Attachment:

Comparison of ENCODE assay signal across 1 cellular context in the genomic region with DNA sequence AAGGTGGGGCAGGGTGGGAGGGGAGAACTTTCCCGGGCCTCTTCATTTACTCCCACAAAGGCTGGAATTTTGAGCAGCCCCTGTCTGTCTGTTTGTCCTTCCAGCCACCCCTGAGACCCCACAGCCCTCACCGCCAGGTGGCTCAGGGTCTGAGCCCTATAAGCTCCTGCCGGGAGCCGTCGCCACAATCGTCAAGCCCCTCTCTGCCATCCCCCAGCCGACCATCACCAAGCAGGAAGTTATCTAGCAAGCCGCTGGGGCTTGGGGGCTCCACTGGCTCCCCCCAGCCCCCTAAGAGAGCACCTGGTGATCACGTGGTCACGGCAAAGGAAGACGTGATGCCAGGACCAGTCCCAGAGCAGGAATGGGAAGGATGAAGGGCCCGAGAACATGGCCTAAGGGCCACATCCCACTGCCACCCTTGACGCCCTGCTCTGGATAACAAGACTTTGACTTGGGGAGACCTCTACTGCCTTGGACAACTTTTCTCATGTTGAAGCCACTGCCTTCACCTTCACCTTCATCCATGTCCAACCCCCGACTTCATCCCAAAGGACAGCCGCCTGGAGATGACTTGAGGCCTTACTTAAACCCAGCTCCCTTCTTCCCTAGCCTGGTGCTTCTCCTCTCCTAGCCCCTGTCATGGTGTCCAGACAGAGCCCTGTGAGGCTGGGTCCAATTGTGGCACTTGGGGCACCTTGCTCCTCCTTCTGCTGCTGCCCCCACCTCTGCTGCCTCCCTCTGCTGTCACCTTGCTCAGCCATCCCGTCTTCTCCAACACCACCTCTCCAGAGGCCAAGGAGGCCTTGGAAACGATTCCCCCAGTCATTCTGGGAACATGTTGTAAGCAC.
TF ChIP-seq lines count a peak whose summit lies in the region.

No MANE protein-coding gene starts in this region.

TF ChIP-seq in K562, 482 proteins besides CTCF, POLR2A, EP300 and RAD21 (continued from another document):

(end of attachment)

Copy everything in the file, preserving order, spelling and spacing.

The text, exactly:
Comparison of ENCODE assay signal across 1 cellular context in the genomic region with DNA sequence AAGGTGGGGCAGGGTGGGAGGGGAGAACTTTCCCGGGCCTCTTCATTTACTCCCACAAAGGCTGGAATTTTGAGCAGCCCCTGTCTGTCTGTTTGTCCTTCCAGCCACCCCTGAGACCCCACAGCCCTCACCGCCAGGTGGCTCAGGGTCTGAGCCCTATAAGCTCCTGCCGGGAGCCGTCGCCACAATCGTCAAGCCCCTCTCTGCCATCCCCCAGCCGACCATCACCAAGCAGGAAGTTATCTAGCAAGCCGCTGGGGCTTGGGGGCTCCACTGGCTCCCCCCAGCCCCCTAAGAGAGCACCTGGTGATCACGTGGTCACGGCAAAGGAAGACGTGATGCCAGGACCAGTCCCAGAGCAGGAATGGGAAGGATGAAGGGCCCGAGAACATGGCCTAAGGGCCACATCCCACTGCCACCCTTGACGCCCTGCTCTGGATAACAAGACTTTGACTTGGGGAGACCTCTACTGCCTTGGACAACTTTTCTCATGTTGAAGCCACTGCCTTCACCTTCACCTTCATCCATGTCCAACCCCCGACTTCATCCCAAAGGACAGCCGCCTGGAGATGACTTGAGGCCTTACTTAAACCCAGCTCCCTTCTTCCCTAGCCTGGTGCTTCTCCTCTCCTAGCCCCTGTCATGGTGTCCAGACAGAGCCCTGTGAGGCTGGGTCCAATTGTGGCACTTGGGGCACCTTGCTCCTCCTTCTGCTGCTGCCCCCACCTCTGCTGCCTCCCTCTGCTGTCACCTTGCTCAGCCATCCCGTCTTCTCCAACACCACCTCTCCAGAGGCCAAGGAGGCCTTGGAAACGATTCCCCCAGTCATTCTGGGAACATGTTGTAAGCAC.
TF ChIP-seq lines count a peak whose summit lies in the region.

No MANE protein-coding gene starts in this region.

TF ChIP-seq in K562, 482 proteins besides CTCF, POLR2A, EP300 and RAD21 (continued from another document):